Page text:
With his expression of love and caring I was able to calm down and see what needed to be done.

On my way to work this morning I was scared and broken-hearted. What they did was really unfair and just messy in trying to get me to shape up. But I knew that they didn't see it that way and I would likely never get an apology from them or alternatively something in the ballpark of thinking they were wrong.

Yet as I walked the long path back to school I couldn't help but think of the children and that is why I was still carrying on this job. I like teaching them and seeing them laugh and have fun because I created a good lesson plan and executed it well. But I realized that the Korean public school system favors good relationships over the amount of work you do for the kids. Meaning I could probably be a lousy teacher but great at making everyone feel good and never argue, while at the same time never once be reprimanded for my poor teaching skills. It's a bitter medicine to swallow. But not impossible and I am not acting up all the time.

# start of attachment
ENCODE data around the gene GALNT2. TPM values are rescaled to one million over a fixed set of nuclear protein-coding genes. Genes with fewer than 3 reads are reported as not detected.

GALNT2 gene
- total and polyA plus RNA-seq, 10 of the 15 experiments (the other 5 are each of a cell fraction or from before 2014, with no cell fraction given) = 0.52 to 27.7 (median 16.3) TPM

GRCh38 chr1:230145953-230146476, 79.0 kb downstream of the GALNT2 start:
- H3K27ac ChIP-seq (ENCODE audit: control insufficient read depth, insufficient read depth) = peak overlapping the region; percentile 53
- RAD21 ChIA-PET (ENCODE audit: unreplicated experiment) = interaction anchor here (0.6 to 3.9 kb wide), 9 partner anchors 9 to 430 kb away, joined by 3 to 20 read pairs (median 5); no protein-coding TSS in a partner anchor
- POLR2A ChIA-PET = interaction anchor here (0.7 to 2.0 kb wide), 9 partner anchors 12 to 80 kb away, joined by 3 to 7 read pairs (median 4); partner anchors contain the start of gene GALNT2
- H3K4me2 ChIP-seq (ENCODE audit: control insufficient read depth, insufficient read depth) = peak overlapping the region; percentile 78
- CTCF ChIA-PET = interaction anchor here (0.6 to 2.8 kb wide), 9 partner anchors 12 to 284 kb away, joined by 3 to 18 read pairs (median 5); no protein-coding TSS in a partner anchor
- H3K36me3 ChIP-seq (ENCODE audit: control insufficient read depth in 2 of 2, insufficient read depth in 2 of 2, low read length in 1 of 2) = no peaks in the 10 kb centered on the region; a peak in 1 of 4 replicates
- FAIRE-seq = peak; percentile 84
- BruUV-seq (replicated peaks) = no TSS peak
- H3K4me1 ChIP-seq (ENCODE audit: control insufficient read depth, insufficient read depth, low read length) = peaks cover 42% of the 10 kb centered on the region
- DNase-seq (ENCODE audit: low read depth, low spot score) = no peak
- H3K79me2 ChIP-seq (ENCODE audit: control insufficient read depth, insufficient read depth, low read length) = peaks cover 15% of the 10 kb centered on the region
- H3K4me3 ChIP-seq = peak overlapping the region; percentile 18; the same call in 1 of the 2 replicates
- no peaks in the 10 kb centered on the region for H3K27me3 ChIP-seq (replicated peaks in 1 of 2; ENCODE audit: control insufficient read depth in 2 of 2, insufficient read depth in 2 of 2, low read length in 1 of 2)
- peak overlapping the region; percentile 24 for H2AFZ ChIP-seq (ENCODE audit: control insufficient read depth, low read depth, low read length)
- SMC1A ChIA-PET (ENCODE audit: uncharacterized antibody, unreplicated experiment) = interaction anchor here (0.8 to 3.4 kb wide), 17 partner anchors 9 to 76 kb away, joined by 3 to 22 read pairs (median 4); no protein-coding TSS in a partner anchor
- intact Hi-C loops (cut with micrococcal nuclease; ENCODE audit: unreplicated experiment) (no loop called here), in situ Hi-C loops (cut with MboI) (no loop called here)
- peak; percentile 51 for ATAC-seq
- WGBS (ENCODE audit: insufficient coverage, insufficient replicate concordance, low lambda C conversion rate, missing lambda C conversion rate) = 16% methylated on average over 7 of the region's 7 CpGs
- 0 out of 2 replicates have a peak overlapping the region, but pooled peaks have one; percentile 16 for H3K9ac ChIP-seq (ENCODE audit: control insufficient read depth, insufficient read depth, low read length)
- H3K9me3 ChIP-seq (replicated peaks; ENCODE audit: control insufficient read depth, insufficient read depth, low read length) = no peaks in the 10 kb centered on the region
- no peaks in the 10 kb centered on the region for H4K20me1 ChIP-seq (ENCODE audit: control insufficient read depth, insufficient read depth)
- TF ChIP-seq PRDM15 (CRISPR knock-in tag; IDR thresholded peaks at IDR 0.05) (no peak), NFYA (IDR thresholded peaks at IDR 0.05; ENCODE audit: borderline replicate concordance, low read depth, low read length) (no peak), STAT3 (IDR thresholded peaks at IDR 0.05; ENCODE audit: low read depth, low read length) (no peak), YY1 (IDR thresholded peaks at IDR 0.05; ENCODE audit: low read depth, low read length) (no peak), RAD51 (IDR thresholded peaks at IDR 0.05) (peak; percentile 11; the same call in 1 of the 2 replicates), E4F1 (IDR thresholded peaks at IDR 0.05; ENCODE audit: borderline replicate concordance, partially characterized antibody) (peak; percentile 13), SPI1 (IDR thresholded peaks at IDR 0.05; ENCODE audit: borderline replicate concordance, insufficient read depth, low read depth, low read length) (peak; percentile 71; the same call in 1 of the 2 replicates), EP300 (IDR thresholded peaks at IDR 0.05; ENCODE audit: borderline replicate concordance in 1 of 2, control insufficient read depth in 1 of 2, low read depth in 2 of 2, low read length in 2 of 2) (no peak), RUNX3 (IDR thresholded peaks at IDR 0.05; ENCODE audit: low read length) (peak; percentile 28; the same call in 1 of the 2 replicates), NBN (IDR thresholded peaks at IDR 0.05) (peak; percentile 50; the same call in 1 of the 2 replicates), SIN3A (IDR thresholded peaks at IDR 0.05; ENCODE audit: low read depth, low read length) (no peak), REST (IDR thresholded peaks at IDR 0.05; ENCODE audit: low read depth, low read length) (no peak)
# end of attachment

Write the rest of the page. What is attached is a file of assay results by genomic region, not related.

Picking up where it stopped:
After careful thought I understood what I had done wrong but also realized that the young coteacher took it too personally. This is likely due to that I broke many Korean relationship taboos (saving face, don't talk back...etc) in front of everyone.

Despite all these feelings inside me I went through my day today pretty well. Of course there was no mention of what happened. However, when I had the chance I apologized to the coteacher I teach the most with and let her know how sincere I was. I will call her Mrs. K, and she has been good to me. I also have been good back to her by praising our coteaching and her ideas.

But still the other two coteachers remain in that grey area, where you never really know what they think of you. And you have to somehow redeem yourself and never make mistakes again. So today I talked politely and positively trying to show that I do care about my demeanor.

All in all, I want to obey the Korean way of things and also enjoy a fun and relaxed atmosphere with everyone. I guess the first step is letting go of how they handled that situation and getting a grip on my big loud mouth.